Determine Gift or Sponsored Project
Determine whether funding received from an external source (the "sponsor" or "donor") is considered a gift or a sponsored project, for proper management of funds.
Faculty and others who receive funds from a source external to the University of Utah for program support.
- Treat the funds as a sponsored project if the characteristics outlined in What is a Sponsored Project apply (as summarized below).
- Detailed Statement of Work. Sponsored projects are typically awarded in response to a detailed statement of work and commitment to a specific line of scholarly or scientific inquiry that typically follows a plan.
- Detailed Budget & Fiscal Accountability. A sponsored project agreement usually includes detailed financial accountability.
- Disposition of Properties ("Deliverables"). Sponsored project agreements usually include terms and conditions for the disposition of tangible properties (e.g., equipment, material, detailed data records, specified technical reports) or intangible properties (e.g., rights in data, intellectual property, copyrights, invention ownership, technology licensing).
- Imposition of Legal Accountability. Sponsored project agreements may impose terms of legal accountability designed to ensure the work intended by the sponsor is satisfactorily executed by the University. Such terms include but are not limited to indemnification, audit rights, hold harmless clauses, arbitration requirements, confidentiality, and non-disclosure agreements.
- Distinctions Based on Source of Funds
Any funding provided in support of University of Utah activities by government agencies, at the federal, state, or local level is a sponsored project.
Any funding provided by a foreign government, including funding from intermediary organizations primarily funded by a foreign government is a sponsored project.
- Distinctions Based on Intent of Donor/Sponsor
In remaining cases, e.g., where funding is being provided by corporations, foundations
or others not specified above, the distinction between gifts and sponsored projects
will be made based on the proposal, statement of work, and terms of the agreement,
taking into consideration the intent of the donor/sponsor.
In some situations, communication, including the proposal and award as well as conversations, makes it clear that the donor’s/ sponsor’s intent is to classify an award to the university as either a gift or a sponsored project. In these cases, the terms of the accompanying agreement may have to be adjusted in consultation with the donor/sponsor in order to clearly document the intent and avoid unintended classification.
- Decision-Making in Unclear Situations
In some cases, the distinction between gift and a sponsored project can be difficult to draw. Donors may sometimes use the word "grant" when the donation qualifies as a "gift" or vice versa.
In determining the classification of an award, University of Utah personnel must maintain an appropriate balance between the interests and preferences of the donor/sponsor and the University's administrative policies and objectives. In the process of resolving these issues it may be necessary to contact the donor/sponsor for clarification of intent and requirements, and/or to discuss the planned use of the funds.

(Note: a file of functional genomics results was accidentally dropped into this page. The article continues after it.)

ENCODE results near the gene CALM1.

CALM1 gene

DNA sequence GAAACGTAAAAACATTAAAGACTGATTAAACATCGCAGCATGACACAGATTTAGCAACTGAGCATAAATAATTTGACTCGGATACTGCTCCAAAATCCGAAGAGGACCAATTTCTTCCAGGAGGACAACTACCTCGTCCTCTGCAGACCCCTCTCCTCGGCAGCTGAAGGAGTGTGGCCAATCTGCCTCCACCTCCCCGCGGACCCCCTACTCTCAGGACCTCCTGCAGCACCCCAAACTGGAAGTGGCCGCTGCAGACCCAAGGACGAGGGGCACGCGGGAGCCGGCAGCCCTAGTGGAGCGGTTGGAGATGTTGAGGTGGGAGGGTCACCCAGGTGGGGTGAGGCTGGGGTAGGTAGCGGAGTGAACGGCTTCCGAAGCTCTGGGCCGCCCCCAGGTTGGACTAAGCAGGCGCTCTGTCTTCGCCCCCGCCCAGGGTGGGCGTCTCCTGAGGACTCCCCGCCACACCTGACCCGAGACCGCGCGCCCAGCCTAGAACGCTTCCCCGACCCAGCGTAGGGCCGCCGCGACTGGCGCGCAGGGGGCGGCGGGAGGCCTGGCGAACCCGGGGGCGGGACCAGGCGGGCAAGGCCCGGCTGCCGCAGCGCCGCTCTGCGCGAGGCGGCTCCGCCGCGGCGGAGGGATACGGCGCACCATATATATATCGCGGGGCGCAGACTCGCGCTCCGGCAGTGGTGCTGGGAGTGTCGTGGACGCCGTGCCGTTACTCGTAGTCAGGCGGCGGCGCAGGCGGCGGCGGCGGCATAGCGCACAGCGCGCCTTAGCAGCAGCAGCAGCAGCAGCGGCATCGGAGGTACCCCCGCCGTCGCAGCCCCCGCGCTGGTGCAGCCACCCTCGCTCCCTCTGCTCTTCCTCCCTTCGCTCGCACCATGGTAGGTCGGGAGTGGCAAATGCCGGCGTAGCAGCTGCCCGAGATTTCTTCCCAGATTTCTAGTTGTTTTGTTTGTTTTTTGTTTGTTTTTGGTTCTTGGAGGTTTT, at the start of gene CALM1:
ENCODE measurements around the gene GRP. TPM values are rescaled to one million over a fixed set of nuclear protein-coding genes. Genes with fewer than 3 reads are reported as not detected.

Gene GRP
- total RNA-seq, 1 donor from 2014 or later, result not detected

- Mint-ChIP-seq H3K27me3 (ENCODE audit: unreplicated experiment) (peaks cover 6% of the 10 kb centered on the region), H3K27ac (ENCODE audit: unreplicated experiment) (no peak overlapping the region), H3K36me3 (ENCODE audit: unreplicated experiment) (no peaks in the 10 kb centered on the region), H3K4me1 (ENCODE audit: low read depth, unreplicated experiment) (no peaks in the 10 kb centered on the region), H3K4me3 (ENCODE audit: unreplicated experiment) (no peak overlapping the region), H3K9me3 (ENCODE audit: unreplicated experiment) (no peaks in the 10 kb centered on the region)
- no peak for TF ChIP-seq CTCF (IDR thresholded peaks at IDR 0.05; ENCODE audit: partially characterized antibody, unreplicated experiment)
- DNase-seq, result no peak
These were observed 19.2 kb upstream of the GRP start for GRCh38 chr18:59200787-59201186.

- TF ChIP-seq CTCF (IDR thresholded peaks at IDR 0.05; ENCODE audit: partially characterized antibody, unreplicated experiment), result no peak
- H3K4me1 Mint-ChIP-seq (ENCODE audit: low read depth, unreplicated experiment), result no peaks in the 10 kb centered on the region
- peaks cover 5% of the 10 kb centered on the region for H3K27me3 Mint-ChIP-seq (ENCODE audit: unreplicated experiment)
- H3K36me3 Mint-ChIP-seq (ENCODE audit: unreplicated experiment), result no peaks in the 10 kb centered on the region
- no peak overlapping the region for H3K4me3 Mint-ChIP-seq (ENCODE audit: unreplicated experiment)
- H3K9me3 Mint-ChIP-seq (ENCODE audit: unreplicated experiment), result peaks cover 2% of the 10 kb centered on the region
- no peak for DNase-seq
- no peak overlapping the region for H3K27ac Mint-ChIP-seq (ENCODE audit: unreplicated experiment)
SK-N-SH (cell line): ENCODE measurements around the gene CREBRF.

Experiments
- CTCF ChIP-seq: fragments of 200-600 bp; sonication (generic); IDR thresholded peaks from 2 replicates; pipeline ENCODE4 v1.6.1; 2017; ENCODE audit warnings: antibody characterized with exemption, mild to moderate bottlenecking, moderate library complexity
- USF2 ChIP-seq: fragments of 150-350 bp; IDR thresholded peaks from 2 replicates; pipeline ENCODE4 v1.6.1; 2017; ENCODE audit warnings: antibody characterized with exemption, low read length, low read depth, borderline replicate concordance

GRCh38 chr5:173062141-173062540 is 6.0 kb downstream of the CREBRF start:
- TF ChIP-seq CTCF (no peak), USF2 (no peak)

If there are questions about the classification of an award or if administrator (e.g., principal investigator, development officer, sponsored projects officer, research support staff) is unsure of or unable to make a determination of gift or sponsored project, please provide all documentation associated with the funding (e.g., proposal, budget, award letter, draft agreement) to the Executive Director, Office of Corporate and Foundation Relations. The Executive Director will consult with the leadership of and subordinate units within the Offices of the Vice President for Research, the Vice President for Institutional Advancement, and the General Counsel on a final determination.
Awards shall be assessed against the following considerations using the Funding Determination Worksheet:
a) Donor/Sponsor Type
1. Is the donor/sponsor a branch of a federal, state, or local government?
2. Is the donor/sponsor a foreign government or primarily funded by a foreign government?
b) Award Terms
1. Does the donor/sponsor require deliverables (e.g. equipment, material, detailed data records)?
2. Does the donor/sponsor request rights in intellectual property (e.g. licenses, copyrights, ownership, patent rights, royalty or revenue sharing)?
3. Does the donor/sponsor request control of communications, including publications or confidentiality/non-disclosure terms?
4. Does the project require University regulatory oversight (e.g. IRB, IACUC, export control, privacy matters, comparative medicine)?
5. Does the donor/sponsor request terms that pose a legal responsibility on the University for project management (e.g. indemnification, conflict of interest management, audit rights, arbitration, termination rights)?
c) Award Scope and Reporting Requirements
To inform the final determination of gift or sponsored project proposal and award documentation should be assessed to determine the preponderance of “general requirements” vs “detailed requirements” related to research focus, financial reporting, and narrative reporting. A preponderance of general requirements indicates the funding may be administered as a gift, while a preponderance of detailed requirements likely indicates the funding should be administered as a sponsored project.
If the funds are considered to be a sponsored project, the funds will be managed using the procedures of OSP and GCA and a Document Summary Sheet is required.
If the funds are considered to be a gift, the funds will be managed through the Office of Development or the relevant college.
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